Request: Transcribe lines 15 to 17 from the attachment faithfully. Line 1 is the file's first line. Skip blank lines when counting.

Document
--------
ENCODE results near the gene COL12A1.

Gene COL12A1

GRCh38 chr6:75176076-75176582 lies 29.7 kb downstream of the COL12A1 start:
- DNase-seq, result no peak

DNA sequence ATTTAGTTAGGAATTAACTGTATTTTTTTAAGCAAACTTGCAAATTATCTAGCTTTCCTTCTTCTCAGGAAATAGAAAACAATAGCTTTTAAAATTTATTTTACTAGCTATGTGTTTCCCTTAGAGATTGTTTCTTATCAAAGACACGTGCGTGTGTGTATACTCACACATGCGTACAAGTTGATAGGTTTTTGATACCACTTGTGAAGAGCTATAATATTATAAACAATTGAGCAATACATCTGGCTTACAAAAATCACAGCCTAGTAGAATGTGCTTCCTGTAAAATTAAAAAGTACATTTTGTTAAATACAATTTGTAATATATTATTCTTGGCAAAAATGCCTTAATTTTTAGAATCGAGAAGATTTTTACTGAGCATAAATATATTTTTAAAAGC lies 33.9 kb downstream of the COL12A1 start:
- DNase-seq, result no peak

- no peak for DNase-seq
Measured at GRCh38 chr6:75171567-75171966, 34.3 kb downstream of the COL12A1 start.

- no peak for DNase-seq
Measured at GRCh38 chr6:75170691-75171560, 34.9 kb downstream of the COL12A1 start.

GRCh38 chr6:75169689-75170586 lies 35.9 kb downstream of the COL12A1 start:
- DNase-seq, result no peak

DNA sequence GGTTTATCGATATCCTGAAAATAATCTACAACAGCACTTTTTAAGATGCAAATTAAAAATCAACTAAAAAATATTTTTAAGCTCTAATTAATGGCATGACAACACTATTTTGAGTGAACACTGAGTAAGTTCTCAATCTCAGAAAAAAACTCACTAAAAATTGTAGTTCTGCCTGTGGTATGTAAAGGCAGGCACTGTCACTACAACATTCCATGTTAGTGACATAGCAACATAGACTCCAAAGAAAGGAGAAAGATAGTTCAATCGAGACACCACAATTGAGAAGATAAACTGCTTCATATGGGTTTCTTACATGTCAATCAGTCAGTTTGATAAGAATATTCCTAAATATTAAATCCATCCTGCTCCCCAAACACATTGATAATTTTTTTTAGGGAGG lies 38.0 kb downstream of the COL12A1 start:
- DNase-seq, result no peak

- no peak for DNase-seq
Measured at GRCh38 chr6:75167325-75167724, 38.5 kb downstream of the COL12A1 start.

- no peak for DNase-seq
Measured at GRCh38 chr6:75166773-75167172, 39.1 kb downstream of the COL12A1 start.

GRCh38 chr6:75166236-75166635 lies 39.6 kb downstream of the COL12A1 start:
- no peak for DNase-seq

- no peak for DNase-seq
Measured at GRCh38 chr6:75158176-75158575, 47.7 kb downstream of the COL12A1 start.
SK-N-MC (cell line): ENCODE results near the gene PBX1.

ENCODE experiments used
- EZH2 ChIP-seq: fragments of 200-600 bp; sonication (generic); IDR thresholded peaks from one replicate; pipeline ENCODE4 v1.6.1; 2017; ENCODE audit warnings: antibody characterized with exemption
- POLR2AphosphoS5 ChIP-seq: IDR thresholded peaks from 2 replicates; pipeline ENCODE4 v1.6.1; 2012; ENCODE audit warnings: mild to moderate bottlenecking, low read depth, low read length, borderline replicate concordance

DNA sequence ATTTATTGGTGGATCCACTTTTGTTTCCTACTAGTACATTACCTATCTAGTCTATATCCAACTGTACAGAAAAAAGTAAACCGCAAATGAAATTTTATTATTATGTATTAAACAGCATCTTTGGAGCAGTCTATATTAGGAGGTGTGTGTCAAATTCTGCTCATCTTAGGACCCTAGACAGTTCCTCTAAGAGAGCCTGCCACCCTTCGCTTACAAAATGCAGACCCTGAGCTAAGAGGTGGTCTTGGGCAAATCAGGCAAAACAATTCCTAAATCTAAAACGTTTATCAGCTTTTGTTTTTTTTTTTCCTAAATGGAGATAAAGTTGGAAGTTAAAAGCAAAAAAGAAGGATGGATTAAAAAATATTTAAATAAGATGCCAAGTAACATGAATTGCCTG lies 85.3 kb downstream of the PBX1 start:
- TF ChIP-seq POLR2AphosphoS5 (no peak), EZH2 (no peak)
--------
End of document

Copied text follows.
- no peak for DNase-seq
Measured at GRCh38 chr6:75167325-75167724, 38.5 kb downstream of the COL12A1 start.

- no peak for DNase-seq